Morton is run by the Academy for Urban School Leadership (AUSL), a
Chicago-based nonprofit group. Modeled after medical residencies, the
program places prospective teachers like Ms. Filippini with seasoned
educators who shadow them for an entire year.

A decade of intensive testing, triggered by the 2002 No Child Left Behind
law, has shown that student performance varies widely depending on
teacher quality. But the method of preparing teachers has changed little.
The vast majority attend university-based programs where professors—
some who have not been in a K-12 classroom in years—lecture about
teaching strategies and theory. Most spend only 10 weeks as student
teachers, sometimes tossed into schools randomly with low-performing

Unlike charter schools, which operate apart from the school district, AUSL
enters into a contract to manage schools which remain under the district
umbrella. As part of its turnaround, AUSL has authority to fire the entire
staff, from janitor to principal, and then hand pick its own personnel. While
AUSL educators are part of the local teachers union, most charter-school
teachers aren't.

Some schools in other cities, such as Denver and New York, have copied
the AUSL teacher-training model, and many cities have experimented with
school turnarounds. But AUSL is the first to marry the two approaches. That
gives it greater ability to control the training process and enables it to
measure outcomes across entire schools.

The AUSL approach is supported by U.S. Secretary of Education Arne
Duncan and has enjoyed some bipartisan support.

But the program, which has seen some of the biggest improvements in
student test scores in Chicago, has its dissenters. It has angered teachers
unions who say it is an extreme option that demoralizes teachers.

"Their whole philosophy is suspect because they start by saying the
teachers are to blame for the low scores," said Karen Lewis, the Chicago
Teachers Union head who marched at a Martin Luther King Day rally
opposing AUSL. "Their training program is nothing special, and we know we
can turn around schools without firing the staff."

Some parents fear that AUSL schools drive out low-scoring students to
boost overall test scores. AUSL denies pushing out underperformers.

Many educators assert that the next wave of teachers needs a different set
of preparatory skills. The U.S. Department of Education has doled out
about $223 million over the past few years to universities, school districts
and nonprofit groups to create training programs that give new teachers
more clinical experience, including residency programs—where novice
teachers get on-the-job training from mentors. About 50 such programs
now exist.

"Too often we've had graduates of [existing teacher programs] who want to
go into challenging school environments, and they just don't have the skill
set necessary to be successful on day one," says James Cibulka, president
of the National Council for Accreditation of Teacher Education. He says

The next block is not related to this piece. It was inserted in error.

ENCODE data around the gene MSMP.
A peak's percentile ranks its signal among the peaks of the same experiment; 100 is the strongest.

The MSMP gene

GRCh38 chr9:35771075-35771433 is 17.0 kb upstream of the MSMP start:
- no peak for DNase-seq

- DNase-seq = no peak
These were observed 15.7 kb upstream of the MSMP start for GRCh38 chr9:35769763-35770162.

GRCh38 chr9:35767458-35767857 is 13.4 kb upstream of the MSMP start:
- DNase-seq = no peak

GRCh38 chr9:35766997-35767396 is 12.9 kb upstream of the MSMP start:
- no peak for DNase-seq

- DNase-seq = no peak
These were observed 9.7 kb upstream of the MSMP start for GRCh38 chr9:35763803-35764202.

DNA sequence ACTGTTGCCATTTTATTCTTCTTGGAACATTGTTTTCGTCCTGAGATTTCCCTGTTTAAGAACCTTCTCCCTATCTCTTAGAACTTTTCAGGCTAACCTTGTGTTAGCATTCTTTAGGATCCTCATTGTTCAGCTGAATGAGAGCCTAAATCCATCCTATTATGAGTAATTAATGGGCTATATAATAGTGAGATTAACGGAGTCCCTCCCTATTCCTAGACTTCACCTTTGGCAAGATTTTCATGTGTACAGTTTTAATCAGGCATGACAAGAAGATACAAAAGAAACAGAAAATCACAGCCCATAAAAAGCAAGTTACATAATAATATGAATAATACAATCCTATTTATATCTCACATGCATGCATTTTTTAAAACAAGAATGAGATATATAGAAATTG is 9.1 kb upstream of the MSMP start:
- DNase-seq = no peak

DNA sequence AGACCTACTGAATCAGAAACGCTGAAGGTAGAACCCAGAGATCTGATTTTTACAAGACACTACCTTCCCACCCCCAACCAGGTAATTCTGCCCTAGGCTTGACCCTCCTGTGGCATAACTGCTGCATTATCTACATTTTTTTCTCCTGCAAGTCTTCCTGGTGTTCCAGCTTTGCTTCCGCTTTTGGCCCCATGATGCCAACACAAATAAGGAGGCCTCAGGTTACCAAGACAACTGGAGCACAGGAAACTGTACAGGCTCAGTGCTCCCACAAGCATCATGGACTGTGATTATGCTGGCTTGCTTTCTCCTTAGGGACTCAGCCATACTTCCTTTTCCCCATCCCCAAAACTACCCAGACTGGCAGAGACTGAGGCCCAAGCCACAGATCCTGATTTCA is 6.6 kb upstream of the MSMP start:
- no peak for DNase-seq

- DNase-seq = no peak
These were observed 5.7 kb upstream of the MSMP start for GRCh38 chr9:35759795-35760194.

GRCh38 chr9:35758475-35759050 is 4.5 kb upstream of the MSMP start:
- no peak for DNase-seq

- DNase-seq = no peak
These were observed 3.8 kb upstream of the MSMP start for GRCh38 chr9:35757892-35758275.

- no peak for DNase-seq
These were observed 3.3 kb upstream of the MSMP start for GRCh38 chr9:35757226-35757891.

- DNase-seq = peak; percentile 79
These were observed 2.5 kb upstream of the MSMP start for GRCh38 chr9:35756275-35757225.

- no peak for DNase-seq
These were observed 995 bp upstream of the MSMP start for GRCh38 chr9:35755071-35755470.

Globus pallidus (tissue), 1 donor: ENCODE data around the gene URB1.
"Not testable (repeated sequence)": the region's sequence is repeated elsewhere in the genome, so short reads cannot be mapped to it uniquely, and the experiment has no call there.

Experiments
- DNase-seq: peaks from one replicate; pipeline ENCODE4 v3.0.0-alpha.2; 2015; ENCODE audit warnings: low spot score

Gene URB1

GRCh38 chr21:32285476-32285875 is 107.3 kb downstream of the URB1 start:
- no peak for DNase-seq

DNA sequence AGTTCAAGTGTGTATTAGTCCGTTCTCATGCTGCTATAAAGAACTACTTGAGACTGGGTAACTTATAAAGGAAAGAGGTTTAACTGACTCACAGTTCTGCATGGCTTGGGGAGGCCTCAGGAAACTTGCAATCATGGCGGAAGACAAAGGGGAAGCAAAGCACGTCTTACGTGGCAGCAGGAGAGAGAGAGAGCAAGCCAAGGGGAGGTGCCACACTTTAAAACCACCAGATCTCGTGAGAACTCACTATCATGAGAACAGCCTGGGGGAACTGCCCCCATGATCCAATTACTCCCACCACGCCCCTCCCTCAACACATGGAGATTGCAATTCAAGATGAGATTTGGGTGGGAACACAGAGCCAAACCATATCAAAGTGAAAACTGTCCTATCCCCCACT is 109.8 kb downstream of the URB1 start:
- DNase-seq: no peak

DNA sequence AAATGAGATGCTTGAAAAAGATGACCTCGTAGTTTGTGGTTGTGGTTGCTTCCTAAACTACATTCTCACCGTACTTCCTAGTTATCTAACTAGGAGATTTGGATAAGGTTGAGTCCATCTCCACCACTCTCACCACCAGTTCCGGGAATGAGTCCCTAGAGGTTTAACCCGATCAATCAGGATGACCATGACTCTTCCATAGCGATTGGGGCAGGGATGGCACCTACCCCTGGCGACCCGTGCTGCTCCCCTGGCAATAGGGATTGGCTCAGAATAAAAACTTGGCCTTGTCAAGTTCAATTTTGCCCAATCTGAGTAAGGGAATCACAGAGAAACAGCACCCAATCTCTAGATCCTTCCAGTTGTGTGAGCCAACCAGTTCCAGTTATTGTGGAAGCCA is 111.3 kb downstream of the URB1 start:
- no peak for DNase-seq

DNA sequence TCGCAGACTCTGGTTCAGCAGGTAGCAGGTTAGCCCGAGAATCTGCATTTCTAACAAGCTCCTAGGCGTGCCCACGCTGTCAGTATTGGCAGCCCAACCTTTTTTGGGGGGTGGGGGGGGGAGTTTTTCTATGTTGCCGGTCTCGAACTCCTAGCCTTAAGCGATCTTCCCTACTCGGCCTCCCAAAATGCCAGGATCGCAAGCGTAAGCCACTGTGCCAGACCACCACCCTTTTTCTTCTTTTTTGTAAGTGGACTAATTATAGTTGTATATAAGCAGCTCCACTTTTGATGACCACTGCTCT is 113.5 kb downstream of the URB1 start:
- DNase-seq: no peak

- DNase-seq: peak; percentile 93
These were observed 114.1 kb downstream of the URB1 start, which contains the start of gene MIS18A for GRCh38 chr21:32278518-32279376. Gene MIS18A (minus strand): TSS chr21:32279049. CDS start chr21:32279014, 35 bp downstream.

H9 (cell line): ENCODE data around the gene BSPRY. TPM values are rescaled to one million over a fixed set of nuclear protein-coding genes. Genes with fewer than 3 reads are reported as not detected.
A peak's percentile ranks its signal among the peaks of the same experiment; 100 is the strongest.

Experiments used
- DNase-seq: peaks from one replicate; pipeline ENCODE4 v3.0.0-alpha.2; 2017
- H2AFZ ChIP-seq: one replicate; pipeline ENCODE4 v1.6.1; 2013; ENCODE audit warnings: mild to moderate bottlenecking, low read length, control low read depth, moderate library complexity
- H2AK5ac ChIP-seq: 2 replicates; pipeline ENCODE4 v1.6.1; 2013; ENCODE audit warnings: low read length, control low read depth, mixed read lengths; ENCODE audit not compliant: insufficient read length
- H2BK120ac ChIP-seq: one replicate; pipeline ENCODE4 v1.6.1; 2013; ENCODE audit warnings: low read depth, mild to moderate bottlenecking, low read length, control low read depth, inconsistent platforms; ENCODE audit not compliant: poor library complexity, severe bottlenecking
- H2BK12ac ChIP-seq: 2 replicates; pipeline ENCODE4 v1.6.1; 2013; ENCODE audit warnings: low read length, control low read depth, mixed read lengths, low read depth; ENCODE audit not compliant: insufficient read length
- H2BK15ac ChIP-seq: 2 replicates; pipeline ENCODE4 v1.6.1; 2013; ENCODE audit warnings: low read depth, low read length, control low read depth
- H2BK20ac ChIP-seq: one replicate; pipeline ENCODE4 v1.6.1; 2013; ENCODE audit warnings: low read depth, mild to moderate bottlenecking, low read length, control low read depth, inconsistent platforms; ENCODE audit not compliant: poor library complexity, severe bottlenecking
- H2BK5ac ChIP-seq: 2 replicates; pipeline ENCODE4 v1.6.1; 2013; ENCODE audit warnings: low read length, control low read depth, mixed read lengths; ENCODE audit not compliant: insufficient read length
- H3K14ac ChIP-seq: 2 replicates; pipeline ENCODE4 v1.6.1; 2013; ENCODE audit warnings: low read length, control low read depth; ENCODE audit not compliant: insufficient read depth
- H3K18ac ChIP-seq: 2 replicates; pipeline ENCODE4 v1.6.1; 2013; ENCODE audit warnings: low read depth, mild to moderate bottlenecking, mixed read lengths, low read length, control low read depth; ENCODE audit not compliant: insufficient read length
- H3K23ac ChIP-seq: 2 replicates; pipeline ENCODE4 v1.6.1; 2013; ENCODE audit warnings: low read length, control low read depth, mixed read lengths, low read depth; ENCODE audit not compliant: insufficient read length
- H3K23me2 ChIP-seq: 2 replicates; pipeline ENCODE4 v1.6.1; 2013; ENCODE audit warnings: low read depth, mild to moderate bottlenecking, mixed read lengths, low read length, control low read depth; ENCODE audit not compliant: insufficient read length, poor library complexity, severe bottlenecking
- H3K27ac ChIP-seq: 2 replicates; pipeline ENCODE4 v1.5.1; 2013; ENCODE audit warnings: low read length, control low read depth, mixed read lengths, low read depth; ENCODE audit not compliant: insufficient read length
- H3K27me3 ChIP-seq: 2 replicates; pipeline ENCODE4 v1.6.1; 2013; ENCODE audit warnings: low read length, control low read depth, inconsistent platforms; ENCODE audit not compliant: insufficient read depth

many teacher programs, which are generally developed by universities,
have been based too heavily on theory.

AUSL officials say that their rigorous methods ensure the best environment
for training and retaining their teachers. While fired staffers can reapply at
their schools or others in Chicago, the approach angers Ms. Lewis, the
union head, who calls AUSL a "nuclear option" that creates discord in the
community. Only about 20% to 30% of the fired teachers reapply for their
jobs, AUSL says. About 7% of teachers who were fired were rehired at their

As for results, AUSL schools have produced some of the biggest
improvements in student test-scores in Chicago, the nation's third-largest
school district. Mayor Rahm Emanuel this year gave AUSL six more
Chicago schools, bringing the total to 25 with 14,000 students. The group
has trained more than 500 teachers and plans to train 200 more annually.

AUSL, founded in 2001 by Martin Koldyke, a wealthy Chicago investor,
operates from the premise that effective teaching requires not just planning
and knowledge but a constant series of tactical choices and adjustments.
One academic study, published back in 1968, found that teachers make an
average of up to 1,300 instructional decisions per school day.

AUSL teachers learn to start every lesson by telling students the objective,
to stick to efficient routines and to "check for understanding" every few
minutes to make sure kids are on track.

During the 30-minute reading lesson in December, Ms. Dantes offered Ms.
Filippini 19 pointers. She advised having students sing the story to help
with fluency; suggested Ms. Filippini slow her fast-paced instruction; and
reminded her to check back to make sure Dandre, the boy staring out the
window, absorbed the lesson. Over lunch, the two teachers reviewed the
lesson's weaknesses and strengths.

The Chicago schools AUSL took over included 18 of the city's lowest
performers. Many still score below district averages—but they are
improving more quickly than district averages.

AUSL schools have outpaced the district growth on state achievement
exams for six consecutive years. The group's elementary schools last
school year increased the share of their students who passed the
benchmark Illinois state tests by 2.5 percentage points to 69.1%, compared
to the district average increase of 0.9 percentage point to 74.2%.

The pass rate at AUSL turnaround high schools jumped 3.1 percentage
points during 2010-2011, compared to a one point decline for the district
during that year, the latest available.

Despite the success, critics have noted that growth in test scores at the
high schools AUSL took over has been sluggish. The improvement in the